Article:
Conclusions: An mHealth mindfulness intervention for postpartum women with moderate to moderately severe depressive symptoms is feasible and acceptable. An efficacy trial is warranted.
View Article and Find Full Text PDF

Download full-text PDF

Source
http://dx.doi.org/10.2196/17405DOI Listing
http://www.ncbi.nlm.nih.gov/pmc/articles/PMC7691085PMC
November 2020

Early life household intactness and timing of pubertal onset in girls: a prospective cohort study.

BMC Pediatr 2020 10 28;20(1):464. Epub 2020 Oct 28.

Kaiser Permanente Division of Research, 2000 Broadway, CA, 94612, Oakland, USA.

Background: Girls who experience early-life familial stress may have heightened risk of early puberty, which has adverse implications for adolescent and adult health. We assessed the association between household intactness and pubertal onset using a racially/ethnically diverse cohort of girls from Northern California.

Methods: A prospective cohort study of 26,044 girls born in 2003-10. Girls living with both parents from birth up to 6 years were considered to come from "intact" households while others constituted "non-intact" households. Pubertal development was measured using pediatrician-assessed Tanner staging for breast and pubic hair. Pubertal onset was defined as the transition from Tanner Stage 1 to 2+ for breast (thelarche) and pubic hair (pubarche). Menarche data was collected from routine well-child questionnaires. Weibull regression models accommodating left, right, and interval censoring were used to determine risk of earlier thelarche and pubarche, and logistic regressions were used to assess the risk of early menarche (age < 12).

Results: Girls exposed to non-intact households before age 2 years were at increased risk for earlier thelarche and pubarche with significant effect modification by race/ethnicity, compared with girls from intact households. The associations were strongest among Black girls (adjusted hazard ratio [HR]: 1.60, 95% confidence interval [CI]: 1.29,1.98; HR: 1.42, 95%CI: 1.15,1.77 for thelarche and pubarche, respectively). There were no significant associations among Asian/Pacific Islanders. Girls who lived in non-intact households before age 2 years were also at increased risk for earlier menarche, but without race/ethnic interaction. Adjustment for prepubertal obesity did not change these associations. Associations between living in non-intact households after age 2 years and early puberty were weaker but still significant.

Conclusions: Exposure to a non-intact household early in life may increase the risk of early puberty in girls. Future psychosocial interventions focused on improving family cohesiveness and efforts to reduce childhood stress among families that are non-intact may mitigate these negative associations, thereby preventing future adverse health effects of early puberty and health disparities.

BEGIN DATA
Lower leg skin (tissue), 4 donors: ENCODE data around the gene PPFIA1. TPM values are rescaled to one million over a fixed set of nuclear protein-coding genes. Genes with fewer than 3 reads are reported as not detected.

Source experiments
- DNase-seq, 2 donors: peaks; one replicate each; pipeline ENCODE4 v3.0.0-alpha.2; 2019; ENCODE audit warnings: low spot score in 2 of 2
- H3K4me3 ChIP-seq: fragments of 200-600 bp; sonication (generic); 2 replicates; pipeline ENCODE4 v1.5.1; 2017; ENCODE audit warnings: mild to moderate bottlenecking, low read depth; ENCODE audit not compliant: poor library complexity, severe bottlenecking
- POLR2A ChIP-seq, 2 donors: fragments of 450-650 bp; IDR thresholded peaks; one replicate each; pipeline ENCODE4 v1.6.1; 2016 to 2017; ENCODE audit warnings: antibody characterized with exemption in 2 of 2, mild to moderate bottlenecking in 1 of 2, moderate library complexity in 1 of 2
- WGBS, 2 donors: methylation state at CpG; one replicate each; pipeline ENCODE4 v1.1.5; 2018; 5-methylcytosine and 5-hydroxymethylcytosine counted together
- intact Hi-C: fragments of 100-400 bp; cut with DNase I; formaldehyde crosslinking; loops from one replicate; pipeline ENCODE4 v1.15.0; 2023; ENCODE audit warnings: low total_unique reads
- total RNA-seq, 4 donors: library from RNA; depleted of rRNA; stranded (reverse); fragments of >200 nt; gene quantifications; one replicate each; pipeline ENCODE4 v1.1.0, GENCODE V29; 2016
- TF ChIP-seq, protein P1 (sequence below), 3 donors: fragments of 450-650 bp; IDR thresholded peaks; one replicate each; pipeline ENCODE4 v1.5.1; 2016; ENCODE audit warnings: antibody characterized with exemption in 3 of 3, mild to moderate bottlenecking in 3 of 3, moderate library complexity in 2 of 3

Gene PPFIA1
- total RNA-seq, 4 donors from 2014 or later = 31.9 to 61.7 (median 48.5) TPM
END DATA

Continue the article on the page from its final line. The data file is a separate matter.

View Article and Find Full Text PDF

Download full-text PDF

Source
http://dx.doi.org/10.1186/s12887-020-02345-wDOI Listing
http://www.ncbi.nlm.nih.gov/pmc/articles/PMC7592583PMC
October 2020

Pilot pragmatic randomized trial of mHealth mindfulness-based intervention for advanced cancer patients and their informal caregivers.

Psychooncology 2020 Sep 26. Epub 2020 Sep 26.

Kaiser Permanente Division of Research, Oakland, California, USA.

Objective: Assess the feasibility of conducting a cluster randomized controlled trial (RCT) comparing technology-delivered mindfulness-based intervention (MBI) programs against a waitlist control arm targeting advanced cancer patients and their informal caregivers.

Methods: Two-arm cluster RCT within Kaiser Permanente Northern California. We recruited patients with metastatic solid malignancies or hematological cancers and their informal caregivers. Intervention-group participants chose to use either a commercially available mindfulness app (10-20 min/day) or a webinar-based mindfulness course for 6 weeks. The waitlist control group received usual care. We assessed feasibility measures and obtained participant-reported data on quality of life (QoL; primary outcome) and distress outcomes (secondary) pre- and postintervention.

Results: A hundred and three patients (median age 67 years; 70% female; 81% White) and 39 caregivers (median age 66 years; 79% female; 69% White) were enrolled. Nearly all participants chose the mindfulness app over the webinar-based program. Among the participants in the intervention arm who chose the mobile-app program and completed the postintervention (6-week) survey, 21 (68%) patients and 7 (47%) caregivers practiced mindfulness at least 50% of the days during the 6-week study period. Seventy-four percent of intervention participants were "very" or "extremely" satisfied with the mindfulness program. We observed improvements in anxiety, QoL, and mindfulness among patients in the intervention arm compared to those in the control group.